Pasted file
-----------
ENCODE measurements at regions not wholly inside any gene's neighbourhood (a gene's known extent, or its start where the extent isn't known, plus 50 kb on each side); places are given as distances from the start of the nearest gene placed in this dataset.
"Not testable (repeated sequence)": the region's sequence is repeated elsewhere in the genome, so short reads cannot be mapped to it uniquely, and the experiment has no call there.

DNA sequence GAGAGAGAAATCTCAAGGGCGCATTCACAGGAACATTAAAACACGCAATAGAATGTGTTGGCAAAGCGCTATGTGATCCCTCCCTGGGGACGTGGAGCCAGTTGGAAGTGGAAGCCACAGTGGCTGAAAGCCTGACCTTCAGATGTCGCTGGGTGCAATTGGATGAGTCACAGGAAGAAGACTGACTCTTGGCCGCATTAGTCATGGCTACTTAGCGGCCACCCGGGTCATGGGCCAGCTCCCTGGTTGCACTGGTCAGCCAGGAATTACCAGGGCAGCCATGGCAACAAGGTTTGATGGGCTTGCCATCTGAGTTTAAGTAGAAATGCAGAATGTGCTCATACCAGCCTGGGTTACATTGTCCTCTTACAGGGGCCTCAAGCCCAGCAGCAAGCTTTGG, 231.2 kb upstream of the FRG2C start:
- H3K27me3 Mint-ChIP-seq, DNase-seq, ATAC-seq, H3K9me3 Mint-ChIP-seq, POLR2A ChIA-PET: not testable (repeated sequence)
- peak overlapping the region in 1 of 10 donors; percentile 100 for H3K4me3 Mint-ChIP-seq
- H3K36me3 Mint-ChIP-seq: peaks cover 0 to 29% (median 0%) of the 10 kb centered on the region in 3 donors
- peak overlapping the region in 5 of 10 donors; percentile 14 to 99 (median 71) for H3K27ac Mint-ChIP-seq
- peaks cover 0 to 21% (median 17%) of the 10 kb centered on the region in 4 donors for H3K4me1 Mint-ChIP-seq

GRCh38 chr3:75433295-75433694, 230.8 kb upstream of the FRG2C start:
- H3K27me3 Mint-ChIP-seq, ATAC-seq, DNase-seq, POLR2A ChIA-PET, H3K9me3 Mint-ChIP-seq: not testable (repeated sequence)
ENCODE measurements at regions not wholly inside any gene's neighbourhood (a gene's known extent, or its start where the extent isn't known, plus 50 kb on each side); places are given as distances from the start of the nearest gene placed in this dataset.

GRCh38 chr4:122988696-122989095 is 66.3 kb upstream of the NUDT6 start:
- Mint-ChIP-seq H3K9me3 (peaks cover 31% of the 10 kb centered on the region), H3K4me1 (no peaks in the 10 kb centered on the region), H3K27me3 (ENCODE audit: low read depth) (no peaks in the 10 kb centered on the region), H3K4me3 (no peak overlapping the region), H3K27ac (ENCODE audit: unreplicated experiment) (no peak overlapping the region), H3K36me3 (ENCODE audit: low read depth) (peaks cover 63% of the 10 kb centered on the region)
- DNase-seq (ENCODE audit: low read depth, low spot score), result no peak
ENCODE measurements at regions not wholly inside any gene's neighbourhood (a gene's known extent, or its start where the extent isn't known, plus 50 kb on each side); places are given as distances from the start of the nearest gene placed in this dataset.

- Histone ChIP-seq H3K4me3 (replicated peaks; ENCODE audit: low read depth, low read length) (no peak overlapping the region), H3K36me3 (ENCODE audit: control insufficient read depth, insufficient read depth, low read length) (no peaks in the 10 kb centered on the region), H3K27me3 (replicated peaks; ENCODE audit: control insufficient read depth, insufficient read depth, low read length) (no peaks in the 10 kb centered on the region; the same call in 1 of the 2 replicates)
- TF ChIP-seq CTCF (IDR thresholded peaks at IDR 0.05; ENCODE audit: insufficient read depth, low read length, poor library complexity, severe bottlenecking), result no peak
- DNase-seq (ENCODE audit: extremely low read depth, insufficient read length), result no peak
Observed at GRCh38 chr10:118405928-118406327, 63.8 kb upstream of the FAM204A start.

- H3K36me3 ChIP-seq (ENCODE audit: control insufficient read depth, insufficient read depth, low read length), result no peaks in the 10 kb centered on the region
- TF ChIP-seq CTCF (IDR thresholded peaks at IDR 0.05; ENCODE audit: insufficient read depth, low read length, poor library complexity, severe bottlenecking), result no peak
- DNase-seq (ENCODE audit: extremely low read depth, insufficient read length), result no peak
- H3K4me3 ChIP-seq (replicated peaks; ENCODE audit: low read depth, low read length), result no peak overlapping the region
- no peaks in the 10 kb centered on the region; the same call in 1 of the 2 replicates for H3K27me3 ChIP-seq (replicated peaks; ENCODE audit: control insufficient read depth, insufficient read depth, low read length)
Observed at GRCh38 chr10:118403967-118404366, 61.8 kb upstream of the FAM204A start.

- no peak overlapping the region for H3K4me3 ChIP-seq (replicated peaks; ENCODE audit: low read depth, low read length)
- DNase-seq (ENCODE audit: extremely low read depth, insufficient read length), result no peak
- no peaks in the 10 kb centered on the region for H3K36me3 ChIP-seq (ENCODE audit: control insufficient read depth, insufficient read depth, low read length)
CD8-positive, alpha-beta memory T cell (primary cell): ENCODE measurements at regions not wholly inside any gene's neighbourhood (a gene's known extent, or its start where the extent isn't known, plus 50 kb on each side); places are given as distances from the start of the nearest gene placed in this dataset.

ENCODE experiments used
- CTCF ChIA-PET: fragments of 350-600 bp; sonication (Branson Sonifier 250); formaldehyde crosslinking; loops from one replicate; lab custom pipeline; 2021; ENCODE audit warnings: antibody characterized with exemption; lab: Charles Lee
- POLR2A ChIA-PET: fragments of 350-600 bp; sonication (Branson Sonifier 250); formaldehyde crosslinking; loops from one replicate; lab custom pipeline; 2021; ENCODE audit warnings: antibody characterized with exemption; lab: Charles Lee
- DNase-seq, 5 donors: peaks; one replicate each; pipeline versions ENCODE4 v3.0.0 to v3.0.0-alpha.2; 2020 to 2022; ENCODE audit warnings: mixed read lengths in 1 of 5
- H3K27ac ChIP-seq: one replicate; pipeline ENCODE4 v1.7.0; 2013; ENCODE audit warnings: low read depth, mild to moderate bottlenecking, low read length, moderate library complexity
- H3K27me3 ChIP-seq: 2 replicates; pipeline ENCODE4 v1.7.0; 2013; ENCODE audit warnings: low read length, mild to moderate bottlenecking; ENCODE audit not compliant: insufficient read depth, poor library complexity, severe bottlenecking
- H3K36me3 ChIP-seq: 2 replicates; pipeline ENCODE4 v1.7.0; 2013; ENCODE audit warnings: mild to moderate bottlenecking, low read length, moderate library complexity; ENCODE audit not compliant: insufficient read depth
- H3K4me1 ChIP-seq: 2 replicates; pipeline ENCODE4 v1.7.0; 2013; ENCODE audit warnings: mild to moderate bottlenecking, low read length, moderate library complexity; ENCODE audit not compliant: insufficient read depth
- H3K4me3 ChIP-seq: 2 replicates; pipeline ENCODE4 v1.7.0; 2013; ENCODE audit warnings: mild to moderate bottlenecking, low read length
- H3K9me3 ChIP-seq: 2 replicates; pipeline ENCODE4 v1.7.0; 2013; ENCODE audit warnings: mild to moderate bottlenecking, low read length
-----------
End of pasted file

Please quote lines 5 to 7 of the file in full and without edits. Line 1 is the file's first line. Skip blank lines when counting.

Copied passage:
- peak overlapping the region in 1 of 10 donors; percentile 100 for H3K4me3 Mint-ChIP-seq
- H3K36me3 Mint-ChIP-seq: peaks cover 0 to 29% (median 0%) of the 10 kb centered on the region in 3 donors
- peak overlapping the region in 5 of 10 donors; percentile 14 to 99 (median 71) for H3K27ac Mint-ChIP-seq